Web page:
JULY 27th, 5:21pm: The deal is official, the Mavericks announced via press release.
JULY 22nd, 1:59pm: The second year of Nowitzki’s new deal is only partially guaranteed for $5MM, Stein writes within his full story on the agreement. Still, barring something drastic happening between now and next summer, it’s hard to imagine the Mavericks waiving the future Hall-of-Famer to get out of that second year — it’s likely a precaution in the event that Nowitzki decides to retire in 2017.
1:48pm: About two and a half weeks after reaching an agreement on the framework of a two-year contract, Dirk Nowitzki and the Mavericks have finalized that contract, and the deal will pay him more than initially expected, reports ESPN’s Marc Stein (via Twitter). According to Stein, Nowitzki’s new pact will be worth $50MM, an increase over the $40MM figure reported earlier this month.
Because the Mavericks hold Nowitzki’s Bird rights, the team can go over the cap to re-sign him, and can give him any salary up to his maximum, which is nearly $31MM for the 2016/17 season. Dallas has been keeping Nowitzki’s $12.5MM cap hold on the books while finalizing all the other agreed-upon signings and trades from the offseason — now that the team has no more cap room left, the 38-year-old’s deal can be completed.
Increasing Nowitzki’s salary by an extra $5MM per year shouldn’t have an impact on the team’s ability to bring in any other players. The pay bump also ensures that Dirk’s latest deal is worth slightly more than the final two-year, $48.5MM contract Kobe Bryant signed with the Lakers.
Even at $20MM annually, Nowitzki’s new deal would have represented a significant increase in salary on his last contract, which was worth $25MM over three years. At $50MM over two years, Nowitzki’s new annual average salary matches the overall value of that three-year pact.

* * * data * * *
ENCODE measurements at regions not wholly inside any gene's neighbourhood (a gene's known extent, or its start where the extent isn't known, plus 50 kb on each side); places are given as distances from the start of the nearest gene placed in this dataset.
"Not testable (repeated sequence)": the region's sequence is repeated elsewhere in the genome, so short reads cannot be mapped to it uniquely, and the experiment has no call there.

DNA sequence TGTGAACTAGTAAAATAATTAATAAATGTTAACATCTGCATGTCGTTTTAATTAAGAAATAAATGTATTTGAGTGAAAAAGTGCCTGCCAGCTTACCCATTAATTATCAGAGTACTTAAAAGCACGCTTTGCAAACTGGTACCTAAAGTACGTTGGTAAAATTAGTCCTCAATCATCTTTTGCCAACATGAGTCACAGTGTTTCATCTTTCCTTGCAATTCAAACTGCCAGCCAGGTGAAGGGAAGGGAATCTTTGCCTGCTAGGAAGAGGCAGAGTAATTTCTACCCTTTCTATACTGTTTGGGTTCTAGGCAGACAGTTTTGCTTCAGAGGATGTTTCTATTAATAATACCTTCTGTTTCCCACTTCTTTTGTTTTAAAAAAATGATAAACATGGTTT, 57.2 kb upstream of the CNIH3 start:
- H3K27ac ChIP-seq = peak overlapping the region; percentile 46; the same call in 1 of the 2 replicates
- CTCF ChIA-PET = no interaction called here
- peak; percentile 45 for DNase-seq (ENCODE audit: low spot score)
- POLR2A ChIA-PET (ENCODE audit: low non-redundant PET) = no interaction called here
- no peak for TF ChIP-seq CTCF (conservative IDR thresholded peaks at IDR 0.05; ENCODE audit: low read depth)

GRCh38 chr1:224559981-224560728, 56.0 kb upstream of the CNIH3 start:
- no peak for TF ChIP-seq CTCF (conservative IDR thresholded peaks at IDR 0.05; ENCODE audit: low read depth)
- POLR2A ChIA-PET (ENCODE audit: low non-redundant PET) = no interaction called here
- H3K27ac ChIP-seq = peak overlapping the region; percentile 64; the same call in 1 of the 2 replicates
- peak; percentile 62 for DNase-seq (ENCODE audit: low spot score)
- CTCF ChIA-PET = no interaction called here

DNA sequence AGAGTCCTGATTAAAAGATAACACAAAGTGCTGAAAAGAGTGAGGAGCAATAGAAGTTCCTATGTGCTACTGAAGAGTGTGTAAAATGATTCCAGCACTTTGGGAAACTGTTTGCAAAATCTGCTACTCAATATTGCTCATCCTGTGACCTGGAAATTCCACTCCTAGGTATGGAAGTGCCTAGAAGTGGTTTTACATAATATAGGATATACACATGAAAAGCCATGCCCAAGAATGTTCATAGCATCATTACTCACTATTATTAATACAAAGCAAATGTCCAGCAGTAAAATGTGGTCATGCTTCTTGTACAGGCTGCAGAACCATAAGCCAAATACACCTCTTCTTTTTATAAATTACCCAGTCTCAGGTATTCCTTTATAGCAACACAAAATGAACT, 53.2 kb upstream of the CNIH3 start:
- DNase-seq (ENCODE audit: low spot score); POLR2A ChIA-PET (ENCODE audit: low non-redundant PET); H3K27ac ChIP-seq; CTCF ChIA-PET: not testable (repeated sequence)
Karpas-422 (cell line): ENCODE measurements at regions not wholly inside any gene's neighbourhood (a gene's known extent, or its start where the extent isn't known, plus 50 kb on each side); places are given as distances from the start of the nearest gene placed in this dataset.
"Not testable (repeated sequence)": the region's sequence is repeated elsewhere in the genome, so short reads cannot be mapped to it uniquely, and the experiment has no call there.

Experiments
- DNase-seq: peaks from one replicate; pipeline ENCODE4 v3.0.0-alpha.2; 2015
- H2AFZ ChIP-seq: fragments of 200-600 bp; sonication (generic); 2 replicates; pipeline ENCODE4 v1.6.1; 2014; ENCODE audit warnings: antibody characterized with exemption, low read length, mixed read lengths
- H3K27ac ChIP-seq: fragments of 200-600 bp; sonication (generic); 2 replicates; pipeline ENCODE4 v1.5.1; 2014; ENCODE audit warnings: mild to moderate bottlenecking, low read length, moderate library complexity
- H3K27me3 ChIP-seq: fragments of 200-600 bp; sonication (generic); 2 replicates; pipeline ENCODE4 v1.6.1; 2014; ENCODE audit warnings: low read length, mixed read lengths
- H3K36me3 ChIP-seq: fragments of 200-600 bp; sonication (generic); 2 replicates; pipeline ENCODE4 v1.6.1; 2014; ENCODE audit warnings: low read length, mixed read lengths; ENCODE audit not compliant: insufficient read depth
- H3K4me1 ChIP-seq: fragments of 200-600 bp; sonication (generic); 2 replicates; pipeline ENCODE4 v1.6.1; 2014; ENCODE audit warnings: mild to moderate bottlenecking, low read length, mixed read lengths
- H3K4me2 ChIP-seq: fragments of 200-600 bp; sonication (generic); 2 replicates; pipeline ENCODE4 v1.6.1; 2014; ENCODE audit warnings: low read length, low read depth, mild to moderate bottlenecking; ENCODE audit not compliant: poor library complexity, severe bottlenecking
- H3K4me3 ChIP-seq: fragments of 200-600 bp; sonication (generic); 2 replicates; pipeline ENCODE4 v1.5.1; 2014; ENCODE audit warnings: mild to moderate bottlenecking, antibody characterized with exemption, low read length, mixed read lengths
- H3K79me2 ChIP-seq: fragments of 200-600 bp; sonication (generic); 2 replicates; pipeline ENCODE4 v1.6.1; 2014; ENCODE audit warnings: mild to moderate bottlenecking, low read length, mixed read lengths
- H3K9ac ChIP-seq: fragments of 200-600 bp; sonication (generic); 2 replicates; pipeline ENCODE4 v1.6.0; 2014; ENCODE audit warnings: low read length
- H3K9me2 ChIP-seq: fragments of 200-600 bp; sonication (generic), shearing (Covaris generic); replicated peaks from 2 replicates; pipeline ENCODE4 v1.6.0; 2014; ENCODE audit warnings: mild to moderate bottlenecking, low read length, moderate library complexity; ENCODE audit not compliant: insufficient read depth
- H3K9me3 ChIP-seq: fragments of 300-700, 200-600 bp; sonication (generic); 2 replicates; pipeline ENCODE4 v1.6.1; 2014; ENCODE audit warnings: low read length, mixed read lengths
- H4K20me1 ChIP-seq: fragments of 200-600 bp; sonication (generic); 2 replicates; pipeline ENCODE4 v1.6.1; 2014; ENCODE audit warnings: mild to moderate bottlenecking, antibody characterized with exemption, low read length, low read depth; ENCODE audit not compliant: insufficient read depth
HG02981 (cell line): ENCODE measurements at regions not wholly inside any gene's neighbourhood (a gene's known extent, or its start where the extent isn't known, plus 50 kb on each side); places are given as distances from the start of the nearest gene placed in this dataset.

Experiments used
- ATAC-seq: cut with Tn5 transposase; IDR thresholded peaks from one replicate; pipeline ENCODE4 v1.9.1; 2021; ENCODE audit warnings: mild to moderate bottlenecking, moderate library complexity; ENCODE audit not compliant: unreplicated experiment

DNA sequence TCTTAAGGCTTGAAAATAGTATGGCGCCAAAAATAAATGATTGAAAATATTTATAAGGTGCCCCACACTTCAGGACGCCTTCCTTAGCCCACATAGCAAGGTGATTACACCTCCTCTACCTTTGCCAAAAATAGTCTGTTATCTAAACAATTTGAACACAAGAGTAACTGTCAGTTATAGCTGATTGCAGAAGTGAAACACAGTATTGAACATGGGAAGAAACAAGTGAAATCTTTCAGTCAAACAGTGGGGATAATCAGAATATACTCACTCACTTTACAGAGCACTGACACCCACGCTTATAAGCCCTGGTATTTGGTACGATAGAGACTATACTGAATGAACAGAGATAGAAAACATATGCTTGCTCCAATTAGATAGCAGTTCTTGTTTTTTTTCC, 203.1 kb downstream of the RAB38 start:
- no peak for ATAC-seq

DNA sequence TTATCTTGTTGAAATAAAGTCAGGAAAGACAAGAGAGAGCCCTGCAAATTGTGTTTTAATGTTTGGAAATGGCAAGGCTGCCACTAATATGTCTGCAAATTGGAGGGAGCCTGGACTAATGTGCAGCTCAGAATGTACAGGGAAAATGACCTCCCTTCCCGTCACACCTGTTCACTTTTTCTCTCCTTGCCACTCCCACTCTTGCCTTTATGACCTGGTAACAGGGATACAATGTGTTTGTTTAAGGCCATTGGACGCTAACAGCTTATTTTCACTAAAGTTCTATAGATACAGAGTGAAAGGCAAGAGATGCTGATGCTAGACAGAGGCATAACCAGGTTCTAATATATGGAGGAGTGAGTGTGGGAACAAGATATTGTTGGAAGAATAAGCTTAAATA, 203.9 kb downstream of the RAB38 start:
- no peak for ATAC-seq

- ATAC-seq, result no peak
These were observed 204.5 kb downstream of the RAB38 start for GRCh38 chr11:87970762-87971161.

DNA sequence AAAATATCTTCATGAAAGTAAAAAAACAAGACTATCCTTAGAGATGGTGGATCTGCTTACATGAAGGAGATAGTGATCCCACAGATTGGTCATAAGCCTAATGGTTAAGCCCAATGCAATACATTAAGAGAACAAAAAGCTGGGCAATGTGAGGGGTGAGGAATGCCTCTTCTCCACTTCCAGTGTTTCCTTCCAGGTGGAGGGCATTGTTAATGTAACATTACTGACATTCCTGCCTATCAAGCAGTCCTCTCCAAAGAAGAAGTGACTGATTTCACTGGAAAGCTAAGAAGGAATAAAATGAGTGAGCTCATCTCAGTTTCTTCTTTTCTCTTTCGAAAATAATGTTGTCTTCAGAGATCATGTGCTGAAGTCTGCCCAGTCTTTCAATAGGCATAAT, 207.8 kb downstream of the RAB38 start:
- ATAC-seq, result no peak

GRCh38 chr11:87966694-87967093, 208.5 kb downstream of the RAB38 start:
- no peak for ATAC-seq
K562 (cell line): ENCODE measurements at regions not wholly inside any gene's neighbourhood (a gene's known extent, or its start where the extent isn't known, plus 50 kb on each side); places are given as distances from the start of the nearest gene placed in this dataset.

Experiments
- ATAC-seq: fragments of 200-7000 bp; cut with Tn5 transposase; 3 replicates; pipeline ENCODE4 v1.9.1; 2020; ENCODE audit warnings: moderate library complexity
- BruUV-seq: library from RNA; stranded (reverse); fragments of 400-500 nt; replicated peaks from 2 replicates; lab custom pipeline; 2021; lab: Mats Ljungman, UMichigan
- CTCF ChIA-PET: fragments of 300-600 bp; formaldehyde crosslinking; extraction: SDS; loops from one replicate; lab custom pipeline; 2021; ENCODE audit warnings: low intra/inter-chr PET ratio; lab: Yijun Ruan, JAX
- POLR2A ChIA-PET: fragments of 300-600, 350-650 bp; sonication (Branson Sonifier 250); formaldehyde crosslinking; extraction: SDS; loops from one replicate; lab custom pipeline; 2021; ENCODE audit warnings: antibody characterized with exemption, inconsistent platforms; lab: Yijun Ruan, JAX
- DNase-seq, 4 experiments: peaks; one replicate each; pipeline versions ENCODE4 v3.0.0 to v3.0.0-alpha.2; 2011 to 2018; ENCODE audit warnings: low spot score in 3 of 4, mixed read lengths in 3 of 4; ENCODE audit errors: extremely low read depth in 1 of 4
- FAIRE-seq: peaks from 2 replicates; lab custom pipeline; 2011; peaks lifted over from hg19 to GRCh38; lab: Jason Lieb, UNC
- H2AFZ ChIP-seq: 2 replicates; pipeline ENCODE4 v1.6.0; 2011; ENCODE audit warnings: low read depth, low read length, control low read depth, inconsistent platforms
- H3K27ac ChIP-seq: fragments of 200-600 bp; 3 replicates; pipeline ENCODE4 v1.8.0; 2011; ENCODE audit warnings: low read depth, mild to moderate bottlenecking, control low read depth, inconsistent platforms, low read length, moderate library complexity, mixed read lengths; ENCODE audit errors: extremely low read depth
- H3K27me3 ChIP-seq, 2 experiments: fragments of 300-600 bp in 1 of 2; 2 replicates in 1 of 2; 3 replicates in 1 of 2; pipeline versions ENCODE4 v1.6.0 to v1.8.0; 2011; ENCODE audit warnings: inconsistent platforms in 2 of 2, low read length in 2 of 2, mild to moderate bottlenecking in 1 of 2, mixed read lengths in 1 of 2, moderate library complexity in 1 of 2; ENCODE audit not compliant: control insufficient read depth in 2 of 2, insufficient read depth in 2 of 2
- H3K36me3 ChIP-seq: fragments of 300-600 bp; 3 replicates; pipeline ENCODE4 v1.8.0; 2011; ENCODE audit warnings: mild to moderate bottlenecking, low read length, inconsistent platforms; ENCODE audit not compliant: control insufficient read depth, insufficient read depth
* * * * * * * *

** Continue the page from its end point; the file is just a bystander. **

The longtime Maverick opted out of the final year of that previous deal last month, choosing instead to work out a new, multiyear contract with Dallas. Although there were rumblings that the Warriors – and perhaps other teams – intended to reach out to Nowitzki, the Mavs were always the strong favorites to re-sign him.
Despite turning 38 in June, Nowitzki has continued to be extremely productive for the Mavericks, even as the team has slipped from title contention in recent years. In 2015/16, the German big man averaged 18.3 PPG, 6.5 RPG, and 1.7 3PG. Nowitzki’s field-goal percentage did slip to .448, his worst mark since his rookie season, but he shot a respectable 36.8% on three-pointers and continued to handle a significant offensive load for the franchise.
Nowitzki’s new two-year contract was reportedly expected to include a player option in year two, as of earlier this month. There’s no indication yet that has changed, now that the two sides have formally hammered out the details.
Photo courtesy of USA Today Sports Images.